Throughout boot camp I was deeply disturbed, as my boyfriend was in combat and had not been heard from in weeks. When he finally returned from battle, I discovered that one of my five notes had reached him! What are the odds?!
Following boot camp I volunteered to the IDF Teachers Corps and spent the next two years tutoring new immigrants on behalf of the military, helping them integrate into the culture. However, my commander hadn’t told me that my duties would entitle a lot more than tutoring! Despite being eighteen, I became my students’ confidant and inspiration. I knew everything about their spouses, children and family affairs; what troubled them and what brought them joy. Sometimes I’d show up to teach just to find that they had no plans for study. Instead, they had cooked for me and sought relief by sharing their latest woes. I loved my students, and they fuelled my passion for making a difference in people’s lives.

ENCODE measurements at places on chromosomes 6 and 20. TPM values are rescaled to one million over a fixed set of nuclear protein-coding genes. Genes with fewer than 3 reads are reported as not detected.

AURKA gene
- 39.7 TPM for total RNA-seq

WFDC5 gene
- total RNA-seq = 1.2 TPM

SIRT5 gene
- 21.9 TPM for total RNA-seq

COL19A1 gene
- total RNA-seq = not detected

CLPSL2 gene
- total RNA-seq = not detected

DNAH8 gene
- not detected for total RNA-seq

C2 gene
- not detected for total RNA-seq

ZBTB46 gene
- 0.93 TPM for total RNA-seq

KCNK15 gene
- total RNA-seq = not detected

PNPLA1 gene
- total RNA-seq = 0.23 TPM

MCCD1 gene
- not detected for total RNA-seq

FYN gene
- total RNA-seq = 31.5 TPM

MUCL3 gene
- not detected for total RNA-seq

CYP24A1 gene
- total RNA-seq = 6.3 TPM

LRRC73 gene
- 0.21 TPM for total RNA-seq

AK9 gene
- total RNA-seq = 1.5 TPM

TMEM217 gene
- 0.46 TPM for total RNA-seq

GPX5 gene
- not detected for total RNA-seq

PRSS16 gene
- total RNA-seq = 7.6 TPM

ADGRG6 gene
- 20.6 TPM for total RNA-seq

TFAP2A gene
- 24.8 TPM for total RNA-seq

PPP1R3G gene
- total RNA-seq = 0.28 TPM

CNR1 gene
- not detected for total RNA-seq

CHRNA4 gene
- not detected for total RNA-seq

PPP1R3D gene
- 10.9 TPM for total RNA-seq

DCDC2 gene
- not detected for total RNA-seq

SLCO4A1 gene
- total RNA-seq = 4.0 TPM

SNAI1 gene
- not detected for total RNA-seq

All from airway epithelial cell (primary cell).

My life experience had produced in me an irresistible urge to travel the world and find out more about people of all cultures and walks of life. So as a young IDF veteran, I rented a small room in the heart of Tel-Aviv and worked two jobs to save up for my travels. It was leaving home at a young age to meet challenges and fend for myself that built in me the confidence to backpack across Europe on my own for the following seven months, starting in Athens, Greece and ending in the United Kingdom.
I was greatly enriched by my travels: from cozy Greek islands to grand